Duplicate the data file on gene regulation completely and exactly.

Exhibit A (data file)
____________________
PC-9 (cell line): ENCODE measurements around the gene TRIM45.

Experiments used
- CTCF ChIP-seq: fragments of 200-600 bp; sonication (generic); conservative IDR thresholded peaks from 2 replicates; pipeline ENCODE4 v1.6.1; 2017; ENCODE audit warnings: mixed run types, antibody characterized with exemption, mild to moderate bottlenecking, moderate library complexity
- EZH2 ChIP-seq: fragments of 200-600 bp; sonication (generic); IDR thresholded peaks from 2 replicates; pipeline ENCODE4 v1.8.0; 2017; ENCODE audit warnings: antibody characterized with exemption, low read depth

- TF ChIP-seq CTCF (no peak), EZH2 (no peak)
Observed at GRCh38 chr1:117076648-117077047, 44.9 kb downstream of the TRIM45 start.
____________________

PC-9 (cell line): ENCODE measurements around the gene TRIM45.

Experiments used
- CTCF ChIP-seq: fragments of 200-600 bp; sonication (generic); conservative IDR thresholded peaks from 2 replicates; pipeline ENCODE4 v1.6.1; 2017; ENCODE audit warnings: mixed run types, antibody characterized with exemption, mild to moderate bottlenecking, moderate library complexity
- EZH2 ChIP-seq: fragments of 200-600 bp; sonication (generic); IDR thresholded peaks from 2 replicates; pipeline ENCODE4 v1.8.0; 2017; ENCODE audit warnings: antibody characterized with exemption, low read depth

- TF ChIP-seq CTCF (no peak), EZH2 (no peak)
Observed at GRCh38 chr1:117076648-117077047, 44.9 kb downstream of the TRIM45 start.